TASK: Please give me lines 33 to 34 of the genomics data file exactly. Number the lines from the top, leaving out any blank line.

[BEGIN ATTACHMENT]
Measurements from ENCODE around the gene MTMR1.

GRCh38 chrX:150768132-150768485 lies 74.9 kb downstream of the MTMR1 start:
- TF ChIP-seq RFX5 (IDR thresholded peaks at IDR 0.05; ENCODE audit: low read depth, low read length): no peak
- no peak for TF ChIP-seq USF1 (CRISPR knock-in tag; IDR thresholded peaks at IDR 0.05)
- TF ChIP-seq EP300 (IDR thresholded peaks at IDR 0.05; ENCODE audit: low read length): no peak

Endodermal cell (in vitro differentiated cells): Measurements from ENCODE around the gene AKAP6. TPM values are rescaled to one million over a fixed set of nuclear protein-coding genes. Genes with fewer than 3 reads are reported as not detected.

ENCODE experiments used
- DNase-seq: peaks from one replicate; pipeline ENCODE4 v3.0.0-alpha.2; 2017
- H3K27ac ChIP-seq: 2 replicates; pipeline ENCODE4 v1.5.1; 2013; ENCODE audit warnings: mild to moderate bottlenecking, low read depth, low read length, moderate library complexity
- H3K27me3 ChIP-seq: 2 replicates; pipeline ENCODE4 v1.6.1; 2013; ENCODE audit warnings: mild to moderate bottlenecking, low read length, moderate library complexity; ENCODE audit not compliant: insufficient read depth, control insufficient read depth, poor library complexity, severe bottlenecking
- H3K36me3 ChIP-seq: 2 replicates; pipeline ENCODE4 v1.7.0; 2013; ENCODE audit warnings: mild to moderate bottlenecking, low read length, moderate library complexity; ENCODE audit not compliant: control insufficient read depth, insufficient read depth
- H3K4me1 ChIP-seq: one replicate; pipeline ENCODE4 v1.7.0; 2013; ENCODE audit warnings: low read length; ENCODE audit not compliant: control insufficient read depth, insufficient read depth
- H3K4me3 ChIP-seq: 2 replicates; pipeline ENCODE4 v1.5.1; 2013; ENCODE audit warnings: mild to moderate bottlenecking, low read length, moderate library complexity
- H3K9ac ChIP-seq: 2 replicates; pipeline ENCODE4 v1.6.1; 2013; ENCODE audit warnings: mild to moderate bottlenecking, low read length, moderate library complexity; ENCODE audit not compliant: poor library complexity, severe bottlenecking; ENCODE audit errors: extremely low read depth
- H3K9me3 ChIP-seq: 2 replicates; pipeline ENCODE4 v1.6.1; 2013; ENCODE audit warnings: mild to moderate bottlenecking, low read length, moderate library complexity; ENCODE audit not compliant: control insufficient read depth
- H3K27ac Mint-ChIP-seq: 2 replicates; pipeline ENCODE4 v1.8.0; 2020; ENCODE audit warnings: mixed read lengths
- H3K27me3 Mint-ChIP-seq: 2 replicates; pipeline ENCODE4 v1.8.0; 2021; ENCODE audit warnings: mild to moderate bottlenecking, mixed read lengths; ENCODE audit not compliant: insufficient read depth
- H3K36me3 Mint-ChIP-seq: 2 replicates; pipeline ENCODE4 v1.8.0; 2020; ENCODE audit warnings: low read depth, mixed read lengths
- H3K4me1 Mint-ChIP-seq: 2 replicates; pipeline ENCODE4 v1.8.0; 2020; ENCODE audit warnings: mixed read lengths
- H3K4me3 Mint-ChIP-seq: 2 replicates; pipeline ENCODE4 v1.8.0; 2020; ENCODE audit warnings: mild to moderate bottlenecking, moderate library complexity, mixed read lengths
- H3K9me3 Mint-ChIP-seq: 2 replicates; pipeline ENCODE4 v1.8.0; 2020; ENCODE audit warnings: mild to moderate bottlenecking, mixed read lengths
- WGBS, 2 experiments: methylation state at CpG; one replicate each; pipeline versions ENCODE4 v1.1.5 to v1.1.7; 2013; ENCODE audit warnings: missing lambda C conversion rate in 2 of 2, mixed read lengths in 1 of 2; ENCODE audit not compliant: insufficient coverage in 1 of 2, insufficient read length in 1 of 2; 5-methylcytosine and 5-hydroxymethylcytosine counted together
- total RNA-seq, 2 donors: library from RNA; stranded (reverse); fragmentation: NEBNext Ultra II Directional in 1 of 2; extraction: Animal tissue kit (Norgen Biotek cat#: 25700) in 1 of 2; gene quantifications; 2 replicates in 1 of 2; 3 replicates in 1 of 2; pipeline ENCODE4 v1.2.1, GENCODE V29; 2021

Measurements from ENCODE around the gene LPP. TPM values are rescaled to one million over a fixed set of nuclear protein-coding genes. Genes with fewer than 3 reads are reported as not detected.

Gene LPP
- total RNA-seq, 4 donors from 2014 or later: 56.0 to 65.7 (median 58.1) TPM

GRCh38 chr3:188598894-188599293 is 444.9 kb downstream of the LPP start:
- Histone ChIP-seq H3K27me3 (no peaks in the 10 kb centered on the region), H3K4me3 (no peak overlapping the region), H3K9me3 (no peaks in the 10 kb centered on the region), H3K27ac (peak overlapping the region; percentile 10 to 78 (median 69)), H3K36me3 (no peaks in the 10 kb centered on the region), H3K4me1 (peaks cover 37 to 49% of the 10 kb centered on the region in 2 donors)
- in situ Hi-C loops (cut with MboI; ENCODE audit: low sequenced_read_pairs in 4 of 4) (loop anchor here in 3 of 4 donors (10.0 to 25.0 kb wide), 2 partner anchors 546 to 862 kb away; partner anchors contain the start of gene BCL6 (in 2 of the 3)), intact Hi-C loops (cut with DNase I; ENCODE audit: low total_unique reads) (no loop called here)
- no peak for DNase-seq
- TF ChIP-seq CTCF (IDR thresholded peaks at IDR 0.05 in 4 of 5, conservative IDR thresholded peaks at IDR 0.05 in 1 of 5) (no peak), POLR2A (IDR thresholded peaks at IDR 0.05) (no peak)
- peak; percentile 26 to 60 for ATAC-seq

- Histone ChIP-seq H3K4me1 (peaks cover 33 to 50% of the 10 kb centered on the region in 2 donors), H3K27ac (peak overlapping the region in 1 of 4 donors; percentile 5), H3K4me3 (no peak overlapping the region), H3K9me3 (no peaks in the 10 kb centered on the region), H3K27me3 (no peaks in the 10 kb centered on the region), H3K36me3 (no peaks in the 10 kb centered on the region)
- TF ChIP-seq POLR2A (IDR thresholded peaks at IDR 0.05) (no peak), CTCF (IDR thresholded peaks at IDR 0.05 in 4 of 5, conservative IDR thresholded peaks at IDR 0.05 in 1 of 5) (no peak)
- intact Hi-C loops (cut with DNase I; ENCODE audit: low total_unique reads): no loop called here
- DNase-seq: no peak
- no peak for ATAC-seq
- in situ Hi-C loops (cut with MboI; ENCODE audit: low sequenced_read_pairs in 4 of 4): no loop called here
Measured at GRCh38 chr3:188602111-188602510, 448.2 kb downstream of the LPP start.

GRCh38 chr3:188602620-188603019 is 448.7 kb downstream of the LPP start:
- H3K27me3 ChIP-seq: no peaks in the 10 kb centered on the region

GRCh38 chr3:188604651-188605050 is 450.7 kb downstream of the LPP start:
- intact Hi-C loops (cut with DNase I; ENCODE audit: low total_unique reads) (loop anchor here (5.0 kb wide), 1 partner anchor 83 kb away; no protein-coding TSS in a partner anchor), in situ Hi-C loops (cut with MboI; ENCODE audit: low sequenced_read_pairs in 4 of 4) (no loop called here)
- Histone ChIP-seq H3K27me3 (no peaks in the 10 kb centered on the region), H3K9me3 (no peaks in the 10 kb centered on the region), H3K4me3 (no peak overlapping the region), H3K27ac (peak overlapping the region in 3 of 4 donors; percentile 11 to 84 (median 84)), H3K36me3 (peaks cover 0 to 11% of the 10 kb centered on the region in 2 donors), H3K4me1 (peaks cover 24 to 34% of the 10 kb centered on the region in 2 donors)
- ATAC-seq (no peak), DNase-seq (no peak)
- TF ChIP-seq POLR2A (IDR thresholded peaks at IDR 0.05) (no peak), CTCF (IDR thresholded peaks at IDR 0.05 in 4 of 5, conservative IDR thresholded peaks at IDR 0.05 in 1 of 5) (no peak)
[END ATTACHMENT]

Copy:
- Histone ChIP-seq H3K4me1 (peaks cover 33 to 50% of the 10 kb centered on the region in 2 donors), H3K27ac (peak overlapping the region in 1 of 4 donors; percentile 5), H3K4me3 (no peak overlapping the region), H3K9me3 (no peaks in the 10 kb centered on the region), H3K27me3 (no peaks in the 10 kb centered on the region), H3K36me3 (no peaks in the 10 kb centered on the region)
- TF ChIP-seq POLR2A (IDR thresholded peaks at IDR 0.05) (no peak), CTCF (IDR thresholded peaks at IDR 0.05 in 4 of 5, conservative IDR thresholded peaks at IDR 0.05 in 1 of 5) (no peak)